Below are two bolts that are in the process of semiauto conversion. A number of welding and milling operations are done to the bolts before they are semiauto compatible, and these still have a way to go.

If the Uzi is something that interests you, go check out and read up on the Uzi and its colorful history. If building one is on your bucket list, you should head over to the weapons guild and look into all the tutorials on how to build one of your own.
I'll have more on this build before too long.

Tuesday, July 2, 2013

Sunday, H&K Sunday

I had a reader contact me last week about the conversion of Suomi drums to other 9mm firearms. I've gotten a degree of success in getting the drums to run in other weapons, but the Hi Point is still elusive. Out of 70-ish rounds, I still get 1-3 failures to feed. In an Uzi, a MAC, or an MP5, where there is a lot more room to work with in the mag, I have little to no trouble getting a reasonable feed. This reader wanted to know everything I knew about converting one for use with an Uzi, specifically a transferable machinegun. We did some story swapping and talking, and as it turned out, he was able to come visit the Redneck palace this last weekend.
Little did I know that he was bringing a ton of guns and ammunition, most of which were either NFA registered receivers or registered sears. I got to fire one of almost everything that H&K has ever made, including, but not limited to:
HK 11, 51,53,mp5, mp5k, mp5k reverse stretch, 23/21e, and two different 91's

There was also an AR15 with a DIAS , as well as a DLO Uzi and a Mac10 in .45acp, with a suppressed Lage upper. Aside from my carry piece, there was one other semi auto there, a Saiga 12. A Serbu Super Shorty made an appearance as well.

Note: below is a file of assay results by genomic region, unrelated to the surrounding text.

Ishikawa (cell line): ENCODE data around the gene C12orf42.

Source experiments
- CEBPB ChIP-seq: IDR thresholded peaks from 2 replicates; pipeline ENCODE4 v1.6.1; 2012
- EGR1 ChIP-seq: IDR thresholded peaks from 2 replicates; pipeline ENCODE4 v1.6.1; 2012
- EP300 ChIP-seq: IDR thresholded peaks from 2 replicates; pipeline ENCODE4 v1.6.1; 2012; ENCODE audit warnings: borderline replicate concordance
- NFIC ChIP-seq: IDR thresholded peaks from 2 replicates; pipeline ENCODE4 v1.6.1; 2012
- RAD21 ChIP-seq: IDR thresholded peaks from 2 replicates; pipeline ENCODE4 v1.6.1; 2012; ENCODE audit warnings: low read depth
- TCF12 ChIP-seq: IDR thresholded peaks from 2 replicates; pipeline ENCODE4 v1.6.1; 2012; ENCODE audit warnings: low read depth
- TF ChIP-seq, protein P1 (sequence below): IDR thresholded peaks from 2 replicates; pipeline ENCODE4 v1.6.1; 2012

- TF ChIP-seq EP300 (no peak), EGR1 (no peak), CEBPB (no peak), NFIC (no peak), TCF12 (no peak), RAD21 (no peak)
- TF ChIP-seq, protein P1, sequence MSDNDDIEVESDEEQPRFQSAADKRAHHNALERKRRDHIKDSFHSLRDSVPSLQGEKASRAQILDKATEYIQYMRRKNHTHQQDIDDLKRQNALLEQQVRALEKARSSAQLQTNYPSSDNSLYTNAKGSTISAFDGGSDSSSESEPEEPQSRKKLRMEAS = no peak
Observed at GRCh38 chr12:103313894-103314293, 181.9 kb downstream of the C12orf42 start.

(Side note: if anyone ever hands you a H&K51 with a 50 round drum under it and an autosear, make sure you have a mouthguard in place, and earplugs under your outer hearing protection. A little suntan lotion wouldn't hurt, either. Jeebus, that was intense.)

The gentleman in question drove all the way from another state just to pick my brain and let me run some ammo through his MGs. I am still in awe of his immense generosity.

We spent Saturday working on a drum to see if we could get one of my designs to work in his gun, and we did indeed get one to cycle a full drum by hand in his gun simply by cycling the bolt (70 times!), so we knew we had something worth taking to the range and trying out.
At the range, it fed fine in semi auto, but the first time it was tried in FA, it had a couple of stoppages. These were due to friction, as we would later find out. I did some tinkering with the drum, loaded it all the way full, then did a complete drum dump (~70 rounds) in semi auto with no problems. Next, I tried it in FA, and had one stovepipe and two failures to feed, before I got about 65 rounds out of it in a row with no problem whatsoever. It ran and ran and ran. Even in full auto fire, I didn't think it was ever going to end.
Since it runs fine in semi, I believe friction kept it from keeping up with full auto feed rate. The owner of the Uzi took the drum home and is going to work on the friction issue, and maybe he'll come out with something worth making more of. I think he will, he's just got to get the bugs out.

 Anyway, enough talk. Let's look at machineguns, shall we?

 Here's the owner shooting his MP5k with a Vector drum under it
Me and a buddy shooting the MP5k

The AR15 with lightning link

The MP5K. I don't know the difference between this K and the last one I shot, except that the cyclic rate on this one is almost insane.

I believe this was a HK53

My all-time favorite of the day, the 51. MUST HAS NAO!

More of the 51

My friend shooting the Mac10 with Lage upper and can.

Shooting the MM11. This is just wrong. You don't put a gun like this in my hands and expect to take it back from me.

Shooting the 23e. THIS. IS. JUST. NOT. FAIR.

Shooting the same 23e, but with the bolt, feed tray, and barrel in for a 21. (In other words, going from .308 to 5.56 in a few seconds.)

I now know that the NFA34 was not drafted by a bunch of men wanting to reduce crime, but by a number of married women who were tired of their husbands bringing home new machineguns every day and sitting out in the back pasture shooting and ignoring the wives. There's just no way a woman can compete with a large machinegun collection until you either run out of ammo or something breaks.

A TON of gratitude goes out to my new-found-out-of-town friends Scott H. and Houston H.
I'm glad y'all tried to get in touch with me, and I hope we can/have come up with something functional with the drums for your Uzi.